Open Letter to Heads of State Meeting at the United Nations

Global Economic Solutions Now!

24 September 2020

Excellencies,

In view of the upcoming special meeting of Heads of State on the margins of the 75th United Nations General Assembly on 29th September 2020, we are writing to express our deep concerns, as we are yet to see any meaningful pathway towards the necessary multilateral decisions to overcome the global economic crisis induced by the pandemic. The humanitarian and economic crisis triggered by the pandemic is threatening the well-being of billions of people and risks derailing the global efforts to achieve the Sustainable Development Goals and respond to the expanding climate emergency.

We urgently need systemic solutions to the broken global economic architecture. National level decisions, while important, are insufficient to ensure the required policy and fiscal space needed for a decolonial, feminist and just transition for people and planet. We need to ensure the democratization of global economic governance, recognizing the right of every country to be at the decision-making table, and not only those concentrating power or resources. A new global governance should promote equality and common but differentiated responsibilities on global commons.

In the lead up to a recent meeting of Finance Ministers at the UN, a ‘menu of options’ for consideration by governments was published which includes key recommendations on issues such as debt, illicit financial flows, global liquidity and financial stability among others. It is now time for action. The world cannot afford any further delays.

At the Heads of State meeting on 29th September, we call on governments to commit to implement the following recommendations in the ‘menu of options’ and highlighted in the Finance Ministers meeting on 8th September 2020, while abiding by the human rights framework, as well as ensuring gender equality and environmental integrity (attached annex provides more detail) [1]:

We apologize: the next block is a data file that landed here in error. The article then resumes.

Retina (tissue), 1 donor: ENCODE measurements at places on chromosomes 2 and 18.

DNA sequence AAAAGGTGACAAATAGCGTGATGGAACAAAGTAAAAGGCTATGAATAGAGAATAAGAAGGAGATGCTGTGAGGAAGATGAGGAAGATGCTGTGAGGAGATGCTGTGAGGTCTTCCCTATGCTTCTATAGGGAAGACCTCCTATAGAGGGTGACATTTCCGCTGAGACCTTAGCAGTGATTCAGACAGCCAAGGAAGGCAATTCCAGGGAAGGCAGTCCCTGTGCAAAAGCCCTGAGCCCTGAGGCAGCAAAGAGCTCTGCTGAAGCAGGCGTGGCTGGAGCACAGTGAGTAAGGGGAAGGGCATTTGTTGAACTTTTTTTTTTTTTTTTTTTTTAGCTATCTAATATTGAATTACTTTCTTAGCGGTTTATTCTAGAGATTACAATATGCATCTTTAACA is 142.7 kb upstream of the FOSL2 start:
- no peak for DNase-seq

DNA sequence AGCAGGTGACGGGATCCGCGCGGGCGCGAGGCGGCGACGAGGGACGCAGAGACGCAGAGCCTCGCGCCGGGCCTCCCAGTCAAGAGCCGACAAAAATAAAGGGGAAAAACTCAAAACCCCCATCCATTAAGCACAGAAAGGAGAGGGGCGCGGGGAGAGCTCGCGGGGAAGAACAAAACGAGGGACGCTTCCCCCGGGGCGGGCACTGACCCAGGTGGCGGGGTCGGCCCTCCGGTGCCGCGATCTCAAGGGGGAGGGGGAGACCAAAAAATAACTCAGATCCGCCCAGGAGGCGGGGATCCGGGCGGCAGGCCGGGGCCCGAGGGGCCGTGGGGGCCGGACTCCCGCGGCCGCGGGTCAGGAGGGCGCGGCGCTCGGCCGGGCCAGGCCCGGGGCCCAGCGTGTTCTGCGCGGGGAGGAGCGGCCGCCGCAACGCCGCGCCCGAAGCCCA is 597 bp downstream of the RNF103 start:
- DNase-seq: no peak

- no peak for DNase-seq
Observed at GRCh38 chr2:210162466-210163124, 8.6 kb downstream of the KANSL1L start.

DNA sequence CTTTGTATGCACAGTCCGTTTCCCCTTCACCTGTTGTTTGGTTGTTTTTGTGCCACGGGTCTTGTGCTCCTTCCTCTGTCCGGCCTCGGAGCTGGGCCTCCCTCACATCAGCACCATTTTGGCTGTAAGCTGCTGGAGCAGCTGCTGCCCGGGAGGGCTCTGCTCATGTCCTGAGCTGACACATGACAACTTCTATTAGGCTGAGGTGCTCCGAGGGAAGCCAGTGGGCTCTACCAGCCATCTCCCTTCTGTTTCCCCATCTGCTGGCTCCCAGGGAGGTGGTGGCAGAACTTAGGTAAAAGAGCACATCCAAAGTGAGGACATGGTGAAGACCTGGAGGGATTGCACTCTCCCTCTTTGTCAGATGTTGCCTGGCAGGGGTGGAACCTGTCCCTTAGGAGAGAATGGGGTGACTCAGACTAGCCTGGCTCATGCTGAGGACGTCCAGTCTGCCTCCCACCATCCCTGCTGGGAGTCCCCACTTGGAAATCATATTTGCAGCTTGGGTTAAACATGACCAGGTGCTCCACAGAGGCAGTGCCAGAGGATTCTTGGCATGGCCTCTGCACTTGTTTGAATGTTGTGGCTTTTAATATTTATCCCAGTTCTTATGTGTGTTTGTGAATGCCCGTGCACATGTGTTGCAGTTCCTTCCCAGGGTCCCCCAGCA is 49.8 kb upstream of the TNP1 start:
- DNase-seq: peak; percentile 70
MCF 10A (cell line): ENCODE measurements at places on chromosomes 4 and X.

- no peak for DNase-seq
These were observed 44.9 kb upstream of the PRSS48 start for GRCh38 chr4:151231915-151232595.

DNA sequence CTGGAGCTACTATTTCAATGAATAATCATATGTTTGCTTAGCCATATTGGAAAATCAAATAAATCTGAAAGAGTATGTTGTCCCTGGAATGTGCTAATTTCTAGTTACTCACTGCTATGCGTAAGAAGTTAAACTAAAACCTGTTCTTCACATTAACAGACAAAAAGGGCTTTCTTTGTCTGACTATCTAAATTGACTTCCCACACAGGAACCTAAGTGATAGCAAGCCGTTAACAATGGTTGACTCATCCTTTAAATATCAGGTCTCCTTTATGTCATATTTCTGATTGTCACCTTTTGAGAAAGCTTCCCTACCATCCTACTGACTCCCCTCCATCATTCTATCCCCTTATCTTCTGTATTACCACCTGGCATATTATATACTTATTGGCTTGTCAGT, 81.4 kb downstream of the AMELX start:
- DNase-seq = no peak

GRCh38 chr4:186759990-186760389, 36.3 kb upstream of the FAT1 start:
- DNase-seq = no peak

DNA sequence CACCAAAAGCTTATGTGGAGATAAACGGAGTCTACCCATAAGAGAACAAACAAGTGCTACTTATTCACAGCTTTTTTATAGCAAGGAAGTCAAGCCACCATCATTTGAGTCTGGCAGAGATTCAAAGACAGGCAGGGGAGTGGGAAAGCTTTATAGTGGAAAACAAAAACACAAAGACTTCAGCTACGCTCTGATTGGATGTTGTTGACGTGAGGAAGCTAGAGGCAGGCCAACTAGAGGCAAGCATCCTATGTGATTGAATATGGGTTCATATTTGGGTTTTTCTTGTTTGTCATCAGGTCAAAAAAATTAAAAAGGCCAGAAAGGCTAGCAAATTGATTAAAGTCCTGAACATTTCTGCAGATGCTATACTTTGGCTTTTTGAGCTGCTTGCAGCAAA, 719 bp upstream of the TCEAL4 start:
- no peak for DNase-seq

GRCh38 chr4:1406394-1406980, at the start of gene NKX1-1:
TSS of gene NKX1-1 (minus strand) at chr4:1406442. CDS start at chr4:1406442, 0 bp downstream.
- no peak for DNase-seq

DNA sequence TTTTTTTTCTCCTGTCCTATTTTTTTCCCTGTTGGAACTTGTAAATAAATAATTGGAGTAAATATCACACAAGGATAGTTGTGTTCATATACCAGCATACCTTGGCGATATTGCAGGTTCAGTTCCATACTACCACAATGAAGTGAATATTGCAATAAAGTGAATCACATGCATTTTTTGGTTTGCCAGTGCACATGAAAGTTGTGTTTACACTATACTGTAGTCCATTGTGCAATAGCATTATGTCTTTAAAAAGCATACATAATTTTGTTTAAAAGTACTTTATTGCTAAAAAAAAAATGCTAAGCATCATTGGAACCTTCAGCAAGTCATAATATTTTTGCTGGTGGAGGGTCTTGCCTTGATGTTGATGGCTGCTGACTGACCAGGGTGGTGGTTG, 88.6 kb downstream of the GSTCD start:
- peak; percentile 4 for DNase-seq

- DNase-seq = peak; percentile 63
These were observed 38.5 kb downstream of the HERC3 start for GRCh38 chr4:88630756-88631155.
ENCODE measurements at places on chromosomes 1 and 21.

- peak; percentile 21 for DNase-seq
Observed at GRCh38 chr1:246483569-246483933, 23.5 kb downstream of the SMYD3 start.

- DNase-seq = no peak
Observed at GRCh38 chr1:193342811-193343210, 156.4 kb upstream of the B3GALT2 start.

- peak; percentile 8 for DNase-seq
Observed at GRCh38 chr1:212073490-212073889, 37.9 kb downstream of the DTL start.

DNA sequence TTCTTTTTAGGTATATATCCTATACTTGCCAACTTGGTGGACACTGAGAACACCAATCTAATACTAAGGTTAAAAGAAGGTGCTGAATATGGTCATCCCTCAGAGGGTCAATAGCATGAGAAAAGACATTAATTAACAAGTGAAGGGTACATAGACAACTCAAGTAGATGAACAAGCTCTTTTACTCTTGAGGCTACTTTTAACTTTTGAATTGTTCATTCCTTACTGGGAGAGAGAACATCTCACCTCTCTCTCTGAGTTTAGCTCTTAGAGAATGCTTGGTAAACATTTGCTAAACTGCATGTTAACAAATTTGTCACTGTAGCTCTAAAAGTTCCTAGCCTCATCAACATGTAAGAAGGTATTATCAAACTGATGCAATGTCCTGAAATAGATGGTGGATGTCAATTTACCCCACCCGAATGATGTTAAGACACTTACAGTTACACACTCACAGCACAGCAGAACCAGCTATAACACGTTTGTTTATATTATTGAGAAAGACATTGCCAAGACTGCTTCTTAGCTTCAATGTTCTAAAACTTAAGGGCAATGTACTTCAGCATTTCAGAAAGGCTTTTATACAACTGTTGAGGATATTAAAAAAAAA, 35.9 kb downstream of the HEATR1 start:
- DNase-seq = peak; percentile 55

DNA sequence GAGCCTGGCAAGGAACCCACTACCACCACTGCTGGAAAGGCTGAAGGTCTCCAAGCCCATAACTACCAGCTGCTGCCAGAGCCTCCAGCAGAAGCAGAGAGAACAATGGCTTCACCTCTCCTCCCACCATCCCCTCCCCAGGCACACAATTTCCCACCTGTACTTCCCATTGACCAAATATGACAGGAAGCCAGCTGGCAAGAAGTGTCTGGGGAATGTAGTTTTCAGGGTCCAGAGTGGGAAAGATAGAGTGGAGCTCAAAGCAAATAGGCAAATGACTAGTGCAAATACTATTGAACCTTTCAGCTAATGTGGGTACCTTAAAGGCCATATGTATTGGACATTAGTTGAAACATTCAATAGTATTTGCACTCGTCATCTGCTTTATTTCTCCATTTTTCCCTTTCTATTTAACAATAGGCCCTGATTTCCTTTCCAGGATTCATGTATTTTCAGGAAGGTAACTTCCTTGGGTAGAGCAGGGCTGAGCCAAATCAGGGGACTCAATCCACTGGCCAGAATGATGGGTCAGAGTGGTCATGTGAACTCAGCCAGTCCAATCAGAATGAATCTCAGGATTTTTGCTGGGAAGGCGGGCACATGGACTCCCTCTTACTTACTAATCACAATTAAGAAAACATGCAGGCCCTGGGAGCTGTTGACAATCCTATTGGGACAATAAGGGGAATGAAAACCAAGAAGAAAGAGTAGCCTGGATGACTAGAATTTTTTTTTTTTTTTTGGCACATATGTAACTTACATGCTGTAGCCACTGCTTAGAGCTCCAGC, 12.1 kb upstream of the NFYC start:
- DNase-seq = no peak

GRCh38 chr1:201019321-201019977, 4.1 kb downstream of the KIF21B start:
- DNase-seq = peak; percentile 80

• Extensive debt cancellations and the establishment of a Sovereign Debt Workout Mechanism at the UN that would comprehensively address unsustainable and illegitimate debt;
  • Liquidity injection commensurate with the level of need among developing countries through a new allocation of Special Drawing Rights (SDRs), combined with reallocation of unused ones;
  • UN Tax Convention to comprehensively address tax havens, tax abuse by multinational corporations and other illicit financial flows through a universal, intergovernmental process at the UN;
  • Mandate the organization of an “International Economic Reconstruction and Systemic Reform Summit under the auspices of the UN” to move towards a new global economic architecture that works for the people and planet.  Jamaica, in their national capacity, at the Finance Ministers meeting on 8th September 2020 called for the need for the United Nations to convene a conference focused on economic recovery from COVID19.

Time for talking is over. Time for action now.

ANNEX – Calls for Action on the key elements of the Financing for Development agenda

  • Debt cancellation and Sovereign Debt Workout Mechanism at the UN
  • Permanent cancellation of external debt payments for at least four years for all developing countries in need without penalties;
  • Provision of additional, emergency finance without creating more debt, nor conditionalities;
  • Protection of developing countries from lawsuits when ceasing debt payments at national and multilateral levels;
  • A debt relief initiative to bring developing country debts down to sustainable levels and which considers countries' long-term financing needs to pursue the SDGs, climate goals, and human rights and gender equality commitments;
  • A sovereign debt workout mechanism at the UN that would comprehensively address unsustainable and illegitimate debt.
  • UN Tax Convention
  • It is time to back a truly universal, intergovernmental process at the UN to comprehensively address tax havens, tax abuse by multinational corporations and other illicit financial flows that obstruct redistribution and drain resources that are crucial to challenging inequalities, particularly gender inequality.
  • Taxing income, wealth and trade should be seen to support the internationally agreed human rights frameworks, as without taxation we cannot mobilise the maximum available revenues. Tax abuse and tax avoidance also needs to be considered under the extraterritorial obligations of states towards other states not to hamper the enjoyment of human rights via blocking financing through abusive tax laws, rules and allowing companies and wealthy individuals to abuse tax systems.